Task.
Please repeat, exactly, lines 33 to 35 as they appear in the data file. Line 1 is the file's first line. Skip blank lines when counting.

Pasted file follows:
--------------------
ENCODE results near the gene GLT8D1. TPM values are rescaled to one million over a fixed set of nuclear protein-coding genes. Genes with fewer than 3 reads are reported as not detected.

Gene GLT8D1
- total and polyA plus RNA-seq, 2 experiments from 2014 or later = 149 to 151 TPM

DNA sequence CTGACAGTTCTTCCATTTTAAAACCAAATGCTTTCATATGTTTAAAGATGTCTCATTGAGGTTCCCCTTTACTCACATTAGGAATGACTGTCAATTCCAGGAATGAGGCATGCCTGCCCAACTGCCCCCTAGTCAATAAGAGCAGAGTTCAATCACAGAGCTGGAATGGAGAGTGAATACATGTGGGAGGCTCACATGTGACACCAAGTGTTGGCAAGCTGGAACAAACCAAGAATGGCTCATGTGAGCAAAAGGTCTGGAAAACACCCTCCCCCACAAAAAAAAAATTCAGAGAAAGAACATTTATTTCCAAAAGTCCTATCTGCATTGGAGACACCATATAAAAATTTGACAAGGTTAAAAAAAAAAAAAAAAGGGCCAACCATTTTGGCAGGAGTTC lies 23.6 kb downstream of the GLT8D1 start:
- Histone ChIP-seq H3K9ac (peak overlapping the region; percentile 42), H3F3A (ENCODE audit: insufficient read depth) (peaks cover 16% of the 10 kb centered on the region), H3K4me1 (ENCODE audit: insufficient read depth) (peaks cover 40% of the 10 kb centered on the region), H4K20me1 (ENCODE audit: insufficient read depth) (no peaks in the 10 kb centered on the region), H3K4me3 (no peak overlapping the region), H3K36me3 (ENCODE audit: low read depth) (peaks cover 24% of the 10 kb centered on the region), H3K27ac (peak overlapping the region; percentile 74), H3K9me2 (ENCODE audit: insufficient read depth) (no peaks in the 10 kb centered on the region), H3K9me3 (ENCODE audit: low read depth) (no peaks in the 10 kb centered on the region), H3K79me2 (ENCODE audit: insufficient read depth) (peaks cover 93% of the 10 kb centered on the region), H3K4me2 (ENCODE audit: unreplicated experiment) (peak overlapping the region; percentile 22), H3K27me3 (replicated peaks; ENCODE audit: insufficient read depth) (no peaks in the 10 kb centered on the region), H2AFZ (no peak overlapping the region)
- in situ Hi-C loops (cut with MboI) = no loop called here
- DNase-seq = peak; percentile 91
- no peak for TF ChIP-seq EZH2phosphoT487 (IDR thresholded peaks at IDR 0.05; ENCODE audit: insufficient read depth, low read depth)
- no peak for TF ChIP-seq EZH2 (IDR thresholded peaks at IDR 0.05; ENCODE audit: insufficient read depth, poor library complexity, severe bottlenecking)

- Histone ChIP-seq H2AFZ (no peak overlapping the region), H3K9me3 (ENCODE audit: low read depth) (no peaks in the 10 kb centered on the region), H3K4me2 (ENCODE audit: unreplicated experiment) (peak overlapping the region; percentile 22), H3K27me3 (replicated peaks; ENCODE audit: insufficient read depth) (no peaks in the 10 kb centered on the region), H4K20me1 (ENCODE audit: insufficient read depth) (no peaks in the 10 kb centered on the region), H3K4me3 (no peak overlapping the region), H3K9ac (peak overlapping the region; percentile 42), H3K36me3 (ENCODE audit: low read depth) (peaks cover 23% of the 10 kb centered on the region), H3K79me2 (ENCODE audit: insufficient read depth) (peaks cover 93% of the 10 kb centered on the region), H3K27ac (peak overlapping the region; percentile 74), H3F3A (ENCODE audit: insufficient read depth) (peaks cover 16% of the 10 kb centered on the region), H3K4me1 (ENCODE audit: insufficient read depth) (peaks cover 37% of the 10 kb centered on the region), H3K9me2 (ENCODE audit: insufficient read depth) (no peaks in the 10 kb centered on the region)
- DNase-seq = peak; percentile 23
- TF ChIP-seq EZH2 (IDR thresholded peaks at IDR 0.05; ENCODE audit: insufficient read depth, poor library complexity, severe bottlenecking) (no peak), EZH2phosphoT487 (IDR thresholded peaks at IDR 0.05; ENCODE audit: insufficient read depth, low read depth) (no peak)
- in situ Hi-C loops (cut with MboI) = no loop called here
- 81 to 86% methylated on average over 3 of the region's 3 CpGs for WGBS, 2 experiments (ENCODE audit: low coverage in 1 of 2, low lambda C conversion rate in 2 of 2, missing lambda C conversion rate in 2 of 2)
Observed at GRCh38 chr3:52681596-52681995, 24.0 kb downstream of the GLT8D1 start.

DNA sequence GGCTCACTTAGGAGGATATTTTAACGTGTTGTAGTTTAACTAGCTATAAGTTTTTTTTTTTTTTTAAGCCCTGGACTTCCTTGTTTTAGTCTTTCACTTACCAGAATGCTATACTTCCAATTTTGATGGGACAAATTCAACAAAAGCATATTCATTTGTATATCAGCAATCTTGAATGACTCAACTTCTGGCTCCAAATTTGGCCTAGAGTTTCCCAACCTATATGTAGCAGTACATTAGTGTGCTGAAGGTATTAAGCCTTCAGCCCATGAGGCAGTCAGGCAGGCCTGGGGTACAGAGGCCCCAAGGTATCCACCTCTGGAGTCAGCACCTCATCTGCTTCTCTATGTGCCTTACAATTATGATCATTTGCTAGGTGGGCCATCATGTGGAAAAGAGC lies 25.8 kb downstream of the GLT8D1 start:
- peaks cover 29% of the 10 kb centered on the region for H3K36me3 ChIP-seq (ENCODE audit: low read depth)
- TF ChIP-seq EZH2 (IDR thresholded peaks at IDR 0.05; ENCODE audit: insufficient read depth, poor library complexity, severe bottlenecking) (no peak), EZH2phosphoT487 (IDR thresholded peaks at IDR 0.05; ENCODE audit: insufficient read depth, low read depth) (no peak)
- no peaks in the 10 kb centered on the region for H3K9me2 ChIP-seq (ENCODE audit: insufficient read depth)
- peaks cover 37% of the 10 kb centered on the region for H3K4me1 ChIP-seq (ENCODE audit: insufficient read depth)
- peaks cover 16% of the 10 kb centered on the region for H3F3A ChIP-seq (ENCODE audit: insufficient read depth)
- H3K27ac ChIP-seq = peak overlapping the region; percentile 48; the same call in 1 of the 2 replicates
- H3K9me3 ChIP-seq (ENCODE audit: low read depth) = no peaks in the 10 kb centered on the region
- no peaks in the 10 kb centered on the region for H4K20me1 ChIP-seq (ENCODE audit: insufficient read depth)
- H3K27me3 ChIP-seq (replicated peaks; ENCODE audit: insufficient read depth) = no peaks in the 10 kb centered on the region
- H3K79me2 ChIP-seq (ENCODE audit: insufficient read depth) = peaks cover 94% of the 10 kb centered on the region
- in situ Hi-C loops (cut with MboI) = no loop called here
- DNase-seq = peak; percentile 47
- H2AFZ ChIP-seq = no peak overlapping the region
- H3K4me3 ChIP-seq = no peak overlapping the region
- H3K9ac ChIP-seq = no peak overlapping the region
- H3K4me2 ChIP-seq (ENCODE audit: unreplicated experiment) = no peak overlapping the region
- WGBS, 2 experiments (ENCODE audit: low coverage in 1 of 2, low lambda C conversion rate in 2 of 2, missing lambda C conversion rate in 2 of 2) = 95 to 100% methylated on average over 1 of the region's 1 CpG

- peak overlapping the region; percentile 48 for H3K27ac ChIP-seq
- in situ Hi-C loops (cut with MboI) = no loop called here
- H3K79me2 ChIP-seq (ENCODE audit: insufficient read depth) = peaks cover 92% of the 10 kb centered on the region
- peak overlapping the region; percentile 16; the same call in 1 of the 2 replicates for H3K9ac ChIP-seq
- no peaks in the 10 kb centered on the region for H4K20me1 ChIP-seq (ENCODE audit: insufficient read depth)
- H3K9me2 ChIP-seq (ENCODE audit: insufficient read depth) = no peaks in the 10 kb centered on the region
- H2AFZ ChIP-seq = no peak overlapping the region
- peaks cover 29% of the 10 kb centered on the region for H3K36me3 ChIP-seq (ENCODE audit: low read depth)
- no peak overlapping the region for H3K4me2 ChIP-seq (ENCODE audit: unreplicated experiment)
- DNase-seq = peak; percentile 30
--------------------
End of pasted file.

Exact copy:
- WGBS, 2 experiments (ENCODE audit: low coverage in 1 of 2, low lambda C conversion rate in 2 of 2, missing lambda C conversion rate in 2 of 2) = 95 to 100% methylated on average over 1 of the region's 1 CpG

- peak overlapping the region; percentile 48 for H3K27ac ChIP-seq
- in situ Hi-C loops (cut with MboI) = no loop called here